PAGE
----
It sounds like the cable is *mostly* operating normally, with the exception of the 5 V output line. The 5 V signal on pin 6 is feeding back, though the 10 k resistor on the Bulbdial PCB, to give you that apparent 3.7 V signal on the 5 V input line.

It could be the case that the 5 V wire is broken-- near the 6-pin connector, or that there's something else wrong with the cable, or it was damaged somehow. Please carefully inspect to see if any of the wires there look loose.


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By: Anonymous: Neil () on Tuesday, March 30 2010 @ 04:01 AM PDT  
Anonymous: Neil

The cable looks fine, no sign of damage anywhere.

(Are you really up and about and solving problems at 1:43 am? That's dedication!)





       
   
By: Windell (offline) on Tuesday, March 30 2010 @ 04:51 AM PDT  
Windell

Quote by: Neil

The cable looks fine, no sign of damage anywhere.


Well, I'm afraid that it's probably just a bad one from the factory then... or you managed to break it somehow, but I don't see that you've done anything obviously wrong. It's unfortunate in any case.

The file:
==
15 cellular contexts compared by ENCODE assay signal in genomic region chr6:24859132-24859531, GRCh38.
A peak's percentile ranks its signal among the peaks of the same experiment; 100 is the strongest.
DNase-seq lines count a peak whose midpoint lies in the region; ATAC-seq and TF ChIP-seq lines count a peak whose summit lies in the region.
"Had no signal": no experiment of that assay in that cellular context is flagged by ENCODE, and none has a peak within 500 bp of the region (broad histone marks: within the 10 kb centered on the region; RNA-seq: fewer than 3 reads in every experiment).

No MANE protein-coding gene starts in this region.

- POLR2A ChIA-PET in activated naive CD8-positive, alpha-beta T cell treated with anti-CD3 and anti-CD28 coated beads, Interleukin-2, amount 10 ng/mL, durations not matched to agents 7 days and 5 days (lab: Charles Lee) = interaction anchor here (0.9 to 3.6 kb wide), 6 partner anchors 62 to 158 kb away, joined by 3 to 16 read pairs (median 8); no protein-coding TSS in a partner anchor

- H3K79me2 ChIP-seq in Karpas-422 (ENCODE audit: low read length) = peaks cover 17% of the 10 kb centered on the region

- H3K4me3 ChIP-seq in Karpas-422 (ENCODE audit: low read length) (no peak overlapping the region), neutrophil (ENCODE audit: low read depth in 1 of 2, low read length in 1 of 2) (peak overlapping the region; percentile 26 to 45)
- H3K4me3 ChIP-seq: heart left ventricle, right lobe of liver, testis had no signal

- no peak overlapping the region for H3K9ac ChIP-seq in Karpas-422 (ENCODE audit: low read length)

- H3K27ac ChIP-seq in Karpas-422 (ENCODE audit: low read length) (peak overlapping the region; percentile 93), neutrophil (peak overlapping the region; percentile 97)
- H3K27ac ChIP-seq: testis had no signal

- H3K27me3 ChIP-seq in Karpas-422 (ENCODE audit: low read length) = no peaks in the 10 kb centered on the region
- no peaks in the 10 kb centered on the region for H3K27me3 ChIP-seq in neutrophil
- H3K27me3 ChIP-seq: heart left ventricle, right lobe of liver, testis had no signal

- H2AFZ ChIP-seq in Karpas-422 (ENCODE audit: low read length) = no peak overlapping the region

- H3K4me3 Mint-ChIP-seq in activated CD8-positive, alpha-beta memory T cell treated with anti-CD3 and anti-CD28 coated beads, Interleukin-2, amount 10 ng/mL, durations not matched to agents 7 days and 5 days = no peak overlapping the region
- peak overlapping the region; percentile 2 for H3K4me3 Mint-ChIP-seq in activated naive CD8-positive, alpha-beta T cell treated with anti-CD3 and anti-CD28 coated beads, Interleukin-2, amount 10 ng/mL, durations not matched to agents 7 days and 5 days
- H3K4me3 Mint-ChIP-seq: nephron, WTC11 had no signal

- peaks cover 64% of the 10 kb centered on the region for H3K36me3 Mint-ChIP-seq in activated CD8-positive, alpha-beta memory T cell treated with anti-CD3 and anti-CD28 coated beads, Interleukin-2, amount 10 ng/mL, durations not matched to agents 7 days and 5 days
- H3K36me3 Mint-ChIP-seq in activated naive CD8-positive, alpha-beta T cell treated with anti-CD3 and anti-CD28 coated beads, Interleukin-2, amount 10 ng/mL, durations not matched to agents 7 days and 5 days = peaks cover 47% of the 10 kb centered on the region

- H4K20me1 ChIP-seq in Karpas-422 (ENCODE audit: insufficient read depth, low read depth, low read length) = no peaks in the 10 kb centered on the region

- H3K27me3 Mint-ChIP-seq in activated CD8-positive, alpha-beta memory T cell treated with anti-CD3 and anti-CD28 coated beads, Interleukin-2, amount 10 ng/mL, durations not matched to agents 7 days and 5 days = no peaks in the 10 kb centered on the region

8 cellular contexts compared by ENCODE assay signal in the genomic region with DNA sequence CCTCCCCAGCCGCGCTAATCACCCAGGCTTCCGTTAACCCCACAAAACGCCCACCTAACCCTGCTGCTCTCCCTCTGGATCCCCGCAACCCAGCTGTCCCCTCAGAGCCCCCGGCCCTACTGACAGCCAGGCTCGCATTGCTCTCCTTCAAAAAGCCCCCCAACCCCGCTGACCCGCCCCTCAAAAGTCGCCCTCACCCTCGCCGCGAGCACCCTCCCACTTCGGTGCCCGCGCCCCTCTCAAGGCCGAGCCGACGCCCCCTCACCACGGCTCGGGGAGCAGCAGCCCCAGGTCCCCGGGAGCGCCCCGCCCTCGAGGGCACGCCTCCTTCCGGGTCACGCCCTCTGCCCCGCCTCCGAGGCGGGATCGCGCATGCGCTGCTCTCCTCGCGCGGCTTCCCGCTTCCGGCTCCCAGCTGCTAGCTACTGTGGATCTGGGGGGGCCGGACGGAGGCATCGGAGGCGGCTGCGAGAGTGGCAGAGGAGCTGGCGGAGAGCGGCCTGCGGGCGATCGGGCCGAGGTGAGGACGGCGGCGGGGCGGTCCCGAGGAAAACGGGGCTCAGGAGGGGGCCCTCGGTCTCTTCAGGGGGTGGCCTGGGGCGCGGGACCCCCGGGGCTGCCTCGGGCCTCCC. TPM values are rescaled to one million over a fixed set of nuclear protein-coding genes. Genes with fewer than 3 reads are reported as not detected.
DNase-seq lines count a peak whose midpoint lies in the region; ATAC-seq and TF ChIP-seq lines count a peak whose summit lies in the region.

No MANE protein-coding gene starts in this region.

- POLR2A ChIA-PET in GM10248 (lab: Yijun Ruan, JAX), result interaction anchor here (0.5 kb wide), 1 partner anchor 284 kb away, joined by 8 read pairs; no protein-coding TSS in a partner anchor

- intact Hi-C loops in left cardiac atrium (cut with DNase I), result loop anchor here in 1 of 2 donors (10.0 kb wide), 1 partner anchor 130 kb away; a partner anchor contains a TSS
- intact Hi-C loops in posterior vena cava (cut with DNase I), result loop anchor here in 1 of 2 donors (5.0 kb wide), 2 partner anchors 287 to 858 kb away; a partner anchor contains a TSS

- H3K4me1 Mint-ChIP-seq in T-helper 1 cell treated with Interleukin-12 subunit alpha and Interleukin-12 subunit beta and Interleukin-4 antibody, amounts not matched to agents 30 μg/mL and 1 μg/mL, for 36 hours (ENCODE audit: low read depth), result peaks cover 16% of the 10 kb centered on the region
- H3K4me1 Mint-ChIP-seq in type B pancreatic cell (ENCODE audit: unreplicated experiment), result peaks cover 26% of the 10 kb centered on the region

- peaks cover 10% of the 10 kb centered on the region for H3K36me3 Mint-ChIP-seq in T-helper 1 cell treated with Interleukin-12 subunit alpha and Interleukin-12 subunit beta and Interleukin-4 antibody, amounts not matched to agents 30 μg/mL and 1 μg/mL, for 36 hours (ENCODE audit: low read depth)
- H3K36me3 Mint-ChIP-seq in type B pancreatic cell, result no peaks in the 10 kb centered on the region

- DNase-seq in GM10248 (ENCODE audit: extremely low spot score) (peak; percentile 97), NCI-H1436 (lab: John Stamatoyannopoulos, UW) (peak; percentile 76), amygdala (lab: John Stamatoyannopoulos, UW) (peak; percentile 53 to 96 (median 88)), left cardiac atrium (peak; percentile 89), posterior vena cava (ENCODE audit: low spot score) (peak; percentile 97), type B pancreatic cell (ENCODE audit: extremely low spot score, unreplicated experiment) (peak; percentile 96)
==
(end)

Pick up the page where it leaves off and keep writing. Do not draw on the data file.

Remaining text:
A couple of options for you then:

1) It sounds like your cable may be working okay for programming, just not for powering the clock. You could test this and see if that's the case, and just use that cable if you want to reprogram it. For power, you could hack together a cable in about five minutes that just breaks out the 5 V from a regular A-B cable, and use that to run the clock.

2) Contact our web store for a replacement.

>(Are you really up and about and solving problems at 1:43 am? That's dedication!)

Hmm. I thought that 5:38 AM yesterday was more impressive. Confused


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By: Anonymous: Neil () on Wednesday, March 31 2010 @ 03:12 AM PDT  
Anonymous: Neil

Thanks for all the help Windell. I'll see about a replacement from the web store.

Hmm. I thought that 5:38 AM yesterday was more impressive.

Remember I'm in Australia - that's only 11:30 PM.

Cheers,

Neil